Superhero Films, Comics, and Cartoons and Their American Significance During the Second World War and the Cold War
This is an 8 page paper discussing the emergence and significance of the superhero comics, cartoons and films in the United States in World War II and the Cold War. Within the United States, superhero cartoons, comics and films shifted dramatically in both themes and popularity in World War II and again during the Cold War with the Soviet Union. Suddenly, when it became obvious that the United States was becoming involved in the Pacific and Atlantic conflicts in World War II, superheroes who bestowed patriotic American virtues were used as propaganda in the war against the Japanese and the Nazis. Superheroes such as Superman and Captain America appeared on the battlefields with equally heroic super soldiers. The comics and cartoons supporting the American war effort were reinforced within the daily newspapers, cartoons, comics and films. After the war, comics which highlighted horrific and terrifying crime images were quickly shut down by the U.S. Senate Committee interested in maintaining American virtues and not corrupting American youth. During the 1950s and the 1960s, the Cold War and the threat of nuclear war increased and superheroes took on superpowers which allowed them to combat the “Red Threat” but remained out of the war zones due to the unpopular conflict in Vietnam. Regardless of the era, superheroes depicted in cartoons, comics and films have tried to reinforce the traditional American virtues and have remained increasingly popular using this format and have also remained important and significant on their influence and impact on the American public.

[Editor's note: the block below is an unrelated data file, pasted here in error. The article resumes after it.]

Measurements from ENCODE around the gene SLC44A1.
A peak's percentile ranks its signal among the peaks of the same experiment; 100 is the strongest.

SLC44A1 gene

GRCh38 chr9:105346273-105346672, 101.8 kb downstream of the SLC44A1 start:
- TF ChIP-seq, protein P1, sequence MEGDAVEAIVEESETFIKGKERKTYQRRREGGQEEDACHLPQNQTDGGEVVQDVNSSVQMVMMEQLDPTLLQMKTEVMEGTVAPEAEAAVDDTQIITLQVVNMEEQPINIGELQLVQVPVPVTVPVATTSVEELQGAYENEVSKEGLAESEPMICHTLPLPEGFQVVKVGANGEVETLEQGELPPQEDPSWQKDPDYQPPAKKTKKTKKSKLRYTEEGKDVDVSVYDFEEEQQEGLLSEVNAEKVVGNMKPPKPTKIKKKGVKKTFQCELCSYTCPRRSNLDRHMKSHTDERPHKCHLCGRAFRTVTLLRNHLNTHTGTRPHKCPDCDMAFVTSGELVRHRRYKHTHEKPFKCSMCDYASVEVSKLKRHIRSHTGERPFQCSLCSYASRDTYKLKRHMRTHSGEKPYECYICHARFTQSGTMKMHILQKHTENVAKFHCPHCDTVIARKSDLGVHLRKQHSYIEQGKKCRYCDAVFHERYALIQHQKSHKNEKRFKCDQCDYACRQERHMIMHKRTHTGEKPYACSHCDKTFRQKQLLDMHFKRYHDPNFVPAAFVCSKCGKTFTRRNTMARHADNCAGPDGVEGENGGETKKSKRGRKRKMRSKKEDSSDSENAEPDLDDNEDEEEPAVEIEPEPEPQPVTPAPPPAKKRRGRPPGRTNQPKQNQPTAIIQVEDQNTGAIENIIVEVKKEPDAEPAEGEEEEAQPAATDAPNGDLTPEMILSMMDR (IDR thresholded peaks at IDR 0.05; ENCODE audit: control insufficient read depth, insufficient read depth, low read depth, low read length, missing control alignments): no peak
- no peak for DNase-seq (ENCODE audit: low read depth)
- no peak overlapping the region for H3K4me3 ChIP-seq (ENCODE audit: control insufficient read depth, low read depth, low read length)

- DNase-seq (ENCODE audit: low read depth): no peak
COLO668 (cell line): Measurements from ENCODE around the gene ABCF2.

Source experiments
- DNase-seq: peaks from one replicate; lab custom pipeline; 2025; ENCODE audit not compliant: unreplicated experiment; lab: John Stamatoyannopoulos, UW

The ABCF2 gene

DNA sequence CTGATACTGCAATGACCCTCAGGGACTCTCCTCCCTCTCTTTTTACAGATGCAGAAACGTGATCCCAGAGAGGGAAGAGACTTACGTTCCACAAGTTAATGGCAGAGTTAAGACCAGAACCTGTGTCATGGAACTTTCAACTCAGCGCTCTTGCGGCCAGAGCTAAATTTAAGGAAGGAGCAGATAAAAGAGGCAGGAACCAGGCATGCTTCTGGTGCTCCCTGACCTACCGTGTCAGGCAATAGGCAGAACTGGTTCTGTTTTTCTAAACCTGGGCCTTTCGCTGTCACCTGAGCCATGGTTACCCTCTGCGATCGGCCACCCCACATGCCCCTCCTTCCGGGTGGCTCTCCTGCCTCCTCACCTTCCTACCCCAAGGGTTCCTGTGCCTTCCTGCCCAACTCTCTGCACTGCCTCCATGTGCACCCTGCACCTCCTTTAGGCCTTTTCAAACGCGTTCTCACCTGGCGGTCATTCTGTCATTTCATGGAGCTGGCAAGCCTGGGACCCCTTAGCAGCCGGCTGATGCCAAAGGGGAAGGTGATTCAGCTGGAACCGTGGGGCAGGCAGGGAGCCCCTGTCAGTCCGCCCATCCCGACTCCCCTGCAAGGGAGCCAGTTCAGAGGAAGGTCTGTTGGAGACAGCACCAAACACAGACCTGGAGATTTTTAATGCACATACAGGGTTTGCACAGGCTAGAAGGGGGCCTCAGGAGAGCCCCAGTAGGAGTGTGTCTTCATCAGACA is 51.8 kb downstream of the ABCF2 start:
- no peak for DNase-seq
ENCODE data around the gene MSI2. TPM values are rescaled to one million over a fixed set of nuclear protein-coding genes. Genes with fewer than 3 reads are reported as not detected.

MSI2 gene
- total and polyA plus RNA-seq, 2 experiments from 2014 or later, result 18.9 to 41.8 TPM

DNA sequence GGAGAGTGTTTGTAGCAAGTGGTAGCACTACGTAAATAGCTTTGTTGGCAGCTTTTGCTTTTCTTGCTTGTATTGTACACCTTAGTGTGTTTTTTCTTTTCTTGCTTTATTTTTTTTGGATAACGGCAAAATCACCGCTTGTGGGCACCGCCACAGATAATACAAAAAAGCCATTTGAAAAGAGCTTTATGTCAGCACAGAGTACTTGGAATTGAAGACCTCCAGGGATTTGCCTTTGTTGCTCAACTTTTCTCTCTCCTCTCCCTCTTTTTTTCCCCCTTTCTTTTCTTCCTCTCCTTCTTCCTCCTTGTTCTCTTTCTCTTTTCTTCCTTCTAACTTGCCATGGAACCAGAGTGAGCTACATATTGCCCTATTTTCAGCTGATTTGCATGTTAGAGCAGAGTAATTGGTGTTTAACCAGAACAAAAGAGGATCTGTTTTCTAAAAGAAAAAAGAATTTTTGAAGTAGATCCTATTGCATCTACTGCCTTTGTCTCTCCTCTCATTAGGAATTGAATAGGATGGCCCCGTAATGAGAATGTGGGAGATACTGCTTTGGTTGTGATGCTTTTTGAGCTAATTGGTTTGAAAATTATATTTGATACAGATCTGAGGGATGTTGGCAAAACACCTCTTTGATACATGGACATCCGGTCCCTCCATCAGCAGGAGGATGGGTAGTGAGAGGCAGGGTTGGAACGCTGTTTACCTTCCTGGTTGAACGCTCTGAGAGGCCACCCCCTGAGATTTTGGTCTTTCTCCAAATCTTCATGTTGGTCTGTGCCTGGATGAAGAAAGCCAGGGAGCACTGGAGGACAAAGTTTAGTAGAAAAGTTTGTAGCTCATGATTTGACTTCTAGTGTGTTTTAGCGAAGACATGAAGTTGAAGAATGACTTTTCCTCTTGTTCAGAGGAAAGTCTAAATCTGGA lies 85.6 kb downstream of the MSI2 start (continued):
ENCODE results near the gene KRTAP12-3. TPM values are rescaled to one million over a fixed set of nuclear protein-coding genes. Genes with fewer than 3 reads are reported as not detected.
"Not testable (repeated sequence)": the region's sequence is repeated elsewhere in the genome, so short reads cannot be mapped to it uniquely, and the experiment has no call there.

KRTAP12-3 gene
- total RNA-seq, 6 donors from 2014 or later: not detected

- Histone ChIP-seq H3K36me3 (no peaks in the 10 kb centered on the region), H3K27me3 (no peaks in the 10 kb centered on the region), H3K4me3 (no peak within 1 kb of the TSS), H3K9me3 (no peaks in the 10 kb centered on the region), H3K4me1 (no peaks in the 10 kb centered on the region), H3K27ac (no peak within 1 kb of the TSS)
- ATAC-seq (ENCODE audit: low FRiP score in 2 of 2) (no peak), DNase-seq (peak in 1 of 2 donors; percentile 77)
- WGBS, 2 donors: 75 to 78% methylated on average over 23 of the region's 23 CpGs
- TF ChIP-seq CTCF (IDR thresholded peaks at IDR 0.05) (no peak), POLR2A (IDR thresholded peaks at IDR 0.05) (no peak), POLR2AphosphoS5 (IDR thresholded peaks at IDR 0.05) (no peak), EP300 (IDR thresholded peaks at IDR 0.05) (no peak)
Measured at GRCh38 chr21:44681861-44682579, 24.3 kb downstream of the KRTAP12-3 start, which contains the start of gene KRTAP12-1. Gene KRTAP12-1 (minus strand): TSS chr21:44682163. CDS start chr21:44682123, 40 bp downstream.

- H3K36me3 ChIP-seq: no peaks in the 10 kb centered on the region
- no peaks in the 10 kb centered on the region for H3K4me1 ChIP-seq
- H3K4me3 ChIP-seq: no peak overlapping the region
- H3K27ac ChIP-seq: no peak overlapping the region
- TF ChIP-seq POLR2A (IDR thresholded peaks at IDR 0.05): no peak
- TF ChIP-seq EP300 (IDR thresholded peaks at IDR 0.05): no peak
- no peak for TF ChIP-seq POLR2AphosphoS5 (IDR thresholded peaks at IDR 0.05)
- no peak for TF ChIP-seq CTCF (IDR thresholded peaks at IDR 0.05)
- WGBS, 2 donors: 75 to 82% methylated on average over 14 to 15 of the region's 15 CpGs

Bibliography lists 3 sources.